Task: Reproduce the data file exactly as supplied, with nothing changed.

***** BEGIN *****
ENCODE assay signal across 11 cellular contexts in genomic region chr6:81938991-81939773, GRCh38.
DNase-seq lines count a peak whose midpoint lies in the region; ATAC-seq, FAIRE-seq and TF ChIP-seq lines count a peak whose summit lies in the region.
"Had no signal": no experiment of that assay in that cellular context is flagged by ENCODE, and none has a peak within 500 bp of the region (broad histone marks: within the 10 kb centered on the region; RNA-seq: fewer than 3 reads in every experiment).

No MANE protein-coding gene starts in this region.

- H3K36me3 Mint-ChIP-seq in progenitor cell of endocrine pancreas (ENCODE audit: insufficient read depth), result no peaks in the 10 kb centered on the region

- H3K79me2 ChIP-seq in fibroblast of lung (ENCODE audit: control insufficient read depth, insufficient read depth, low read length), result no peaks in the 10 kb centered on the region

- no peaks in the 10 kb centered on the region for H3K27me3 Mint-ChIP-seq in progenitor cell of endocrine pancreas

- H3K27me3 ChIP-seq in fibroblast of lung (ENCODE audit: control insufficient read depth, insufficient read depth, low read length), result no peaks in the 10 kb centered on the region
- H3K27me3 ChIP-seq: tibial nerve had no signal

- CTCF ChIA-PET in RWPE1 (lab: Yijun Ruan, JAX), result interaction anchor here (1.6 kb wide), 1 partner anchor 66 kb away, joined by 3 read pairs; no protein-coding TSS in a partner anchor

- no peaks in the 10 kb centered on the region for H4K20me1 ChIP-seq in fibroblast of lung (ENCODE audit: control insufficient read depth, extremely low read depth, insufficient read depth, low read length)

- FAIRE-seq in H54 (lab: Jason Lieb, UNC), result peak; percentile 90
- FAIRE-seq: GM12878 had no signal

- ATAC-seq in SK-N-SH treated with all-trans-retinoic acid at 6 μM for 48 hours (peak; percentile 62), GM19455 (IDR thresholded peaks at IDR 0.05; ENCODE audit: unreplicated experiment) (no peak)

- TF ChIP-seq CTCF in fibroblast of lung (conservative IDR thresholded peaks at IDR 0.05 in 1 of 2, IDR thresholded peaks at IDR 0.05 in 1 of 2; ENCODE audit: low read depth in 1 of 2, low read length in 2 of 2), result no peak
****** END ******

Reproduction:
ENCODE assay signal across 11 cellular contexts in genomic region chr6:81938991-81939773, GRCh38.
DNase-seq lines count a peak whose midpoint lies in the region; ATAC-seq, FAIRE-seq and TF ChIP-seq lines count a peak whose summit lies in the region.
"Had no signal": no experiment of that assay in that cellular context is flagged by ENCODE, and none has a peak within 500 bp of the region (broad histone marks: within the 10 kb centered on the region; RNA-seq: fewer than 3 reads in every experiment).

No MANE protein-coding gene starts in this region.

- H3K36me3 Mint-ChIP-seq in progenitor cell of endocrine pancreas (ENCODE audit: insufficient read depth), result no peaks in the 10 kb centered on the region

- H3K79me2 ChIP-seq in fibroblast of lung (ENCODE audit: control insufficient read depth, insufficient read depth, low read length), result no peaks in the 10 kb centered on the region

- no peaks in the 10 kb centered on the region for H3K27me3 Mint-ChIP-seq in progenitor cell of endocrine pancreas

- H3K27me3 ChIP-seq in fibroblast of lung (ENCODE audit: control insufficient read depth, insufficient read depth, low read length), result no peaks in the 10 kb centered on the region
- H3K27me3 ChIP-seq: tibial nerve had no signal

- CTCF ChIA-PET in RWPE1 (lab: Yijun Ruan, JAX), result interaction anchor here (1.6 kb wide), 1 partner anchor 66 kb away, joined by 3 read pairs; no protein-coding TSS in a partner anchor

- no peaks in the 10 kb centered on the region for H4K20me1 ChIP-seq in fibroblast of lung (ENCODE audit: control insufficient read depth, extremely low read depth, insufficient read depth, low read length)

- FAIRE-seq in H54 (lab: Jason Lieb, UNC), result peak; percentile 90
- FAIRE-seq: GM12878 had no signal

- ATAC-seq in SK-N-SH treated with all-trans-retinoic acid at 6 μM for 48 hours (peak; percentile 62), GM19455 (IDR thresholded peaks at IDR 0.05; ENCODE audit: unreplicated experiment) (no peak)

- TF ChIP-seq CTCF in fibroblast of lung (conservative IDR thresholded peaks at IDR 0.05 in 1 of 2, IDR thresholded peaks at IDR 0.05 in 1 of 2; ENCODE audit: low read depth in 1 of 2, low read length in 2 of 2), result no peak